LGV C trachomatis  5/6 
Negative  16/20 
No samples taken  8/10 
ProctitisLGV C trachomatis  33/71 
N gonorrhoeae  3/6 
T pallidum  2/4 
Non-LGV C trachomatis  1/3 
Negative  7/16 

Abbreviations: HSV, herpes simplex virus; LGV, lymphogranuloma venereum; STI, sexually transmitted infection.

a

Haemophilus species, Ureaplasma species.

Figure 2.

Changes in number of main microbiological diagnoses over the study period. NG indicates Neisseria gonorrhoeae; LGV, lymphogranuloma venereum; CT, Chlamydia trachomatis; TP, Treponema pallidum; PCR, polymerase chain reaction.

(0.13MB).

We saw 148 individuals with suspected urethritis, and samples were taken from 119 of these. The other 29 patients either had no clinical manifestations indicative of urethritis or had already received specific treatment. N gonorrhoeae was detected in 38% of patients, C trachomatis in 11% Haemophilus species in 8%, and Ureaplasma species in 3%; the tests in the remaining 39% of cases were negative. Gonococcal infection was the main cause of urethritis in all the groups studied; it was identified in 33% of MSM with urethritis, in 28% of heterosexuals, in 30% of HIV-positive patients, and in 37.5% of HIV-negative patients. Urethritis due to C trachomatis was more common in heterosexual men (20% of all cases of urethritis) than in MSM (12%), and similar in HIV-positive and HIV-negative patients (12% vs 10%) (Fig. 3).

Figure 3.

Distribution of microorganisms responsible for urethritis according to HIV status and sexual orientation. HIV indicates human immunodeficiency virus; HTS, heterosexuals; MSM, men who have sex with men; NG, Neisseria gonorrhoeae; CT, Chlamydia trachomatis.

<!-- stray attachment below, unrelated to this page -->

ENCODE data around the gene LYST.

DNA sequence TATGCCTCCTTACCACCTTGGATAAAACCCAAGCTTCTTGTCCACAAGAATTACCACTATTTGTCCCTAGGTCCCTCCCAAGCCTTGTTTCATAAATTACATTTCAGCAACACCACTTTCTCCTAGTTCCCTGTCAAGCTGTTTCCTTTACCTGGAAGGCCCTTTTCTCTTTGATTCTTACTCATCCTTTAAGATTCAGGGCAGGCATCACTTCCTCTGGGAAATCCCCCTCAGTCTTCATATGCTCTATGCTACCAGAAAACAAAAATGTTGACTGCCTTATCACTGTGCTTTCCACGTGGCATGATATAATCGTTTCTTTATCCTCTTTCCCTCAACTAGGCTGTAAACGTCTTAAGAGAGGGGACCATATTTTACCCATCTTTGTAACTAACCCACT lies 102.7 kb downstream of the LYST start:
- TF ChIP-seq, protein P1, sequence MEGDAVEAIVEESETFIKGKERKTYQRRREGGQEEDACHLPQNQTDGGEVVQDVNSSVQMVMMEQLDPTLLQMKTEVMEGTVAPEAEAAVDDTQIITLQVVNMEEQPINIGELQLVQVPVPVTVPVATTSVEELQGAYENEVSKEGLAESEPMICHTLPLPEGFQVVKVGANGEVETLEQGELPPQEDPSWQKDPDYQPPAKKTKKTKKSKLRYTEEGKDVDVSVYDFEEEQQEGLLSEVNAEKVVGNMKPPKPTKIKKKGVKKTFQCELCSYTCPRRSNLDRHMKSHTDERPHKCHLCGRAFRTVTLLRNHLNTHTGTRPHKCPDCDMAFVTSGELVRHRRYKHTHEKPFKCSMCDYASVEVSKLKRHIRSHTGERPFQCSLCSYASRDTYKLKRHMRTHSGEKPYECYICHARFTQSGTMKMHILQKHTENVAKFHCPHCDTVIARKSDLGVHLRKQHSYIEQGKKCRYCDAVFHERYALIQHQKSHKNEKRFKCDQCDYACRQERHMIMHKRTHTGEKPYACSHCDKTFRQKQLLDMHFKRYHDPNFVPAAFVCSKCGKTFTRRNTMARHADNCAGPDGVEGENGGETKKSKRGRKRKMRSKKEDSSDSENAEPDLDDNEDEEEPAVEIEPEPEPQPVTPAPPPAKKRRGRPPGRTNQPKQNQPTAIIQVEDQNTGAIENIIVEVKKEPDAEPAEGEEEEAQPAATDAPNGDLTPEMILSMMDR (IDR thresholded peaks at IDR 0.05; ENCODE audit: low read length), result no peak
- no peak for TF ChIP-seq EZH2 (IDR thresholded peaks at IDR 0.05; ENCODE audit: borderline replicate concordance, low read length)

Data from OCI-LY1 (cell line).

(0.26MB).

Eighty-two patients had genital and/or anal/perianal ulcers. T pallidum was detected in 41% of cases, HSV-2 in 15%, HSV-1 in 8%, and LGV C trachomatis in 6%. The culture was negative in 20% of cases. Clinical findings were sufficient to reach a diagnosis in 10% of patients. Genital and anal ulcers were mostly diagnosed in men (96%) (Fig. 4), with only 3 cases detected in women. Syphilis sores were more common in MSM (33%) than in heterosexuals (29%), in whom ulcers of a noninfectious origin predominated (37%); these sores were also more common in HIV-positive patients (53%) than in HIV-negative patients (27%). Primary syphilis was detected in 43 patients and secondary or latent syphilis in 74; 72.2% of syphilis cases corresponded to MSM and 17.6% to heterosexuals; 54.6% were positive for HIV infection and 33.6% were negative. We detected 10 extragenital sores, 8 oral sores, 1 tonsil sore, and 1 nipple sore, all in HIV-positive MSM. Herpes ulcers were found in a similar proportion of MSM (21%) and heterosexuals (20.5%), and were more common in HIV-negative patients than in HIV-positive patients (27% vs 15%). HIV-positive patients, however, had a higher proportion of ulcers due to LGV (12% vs 3% for HIV-negative patients).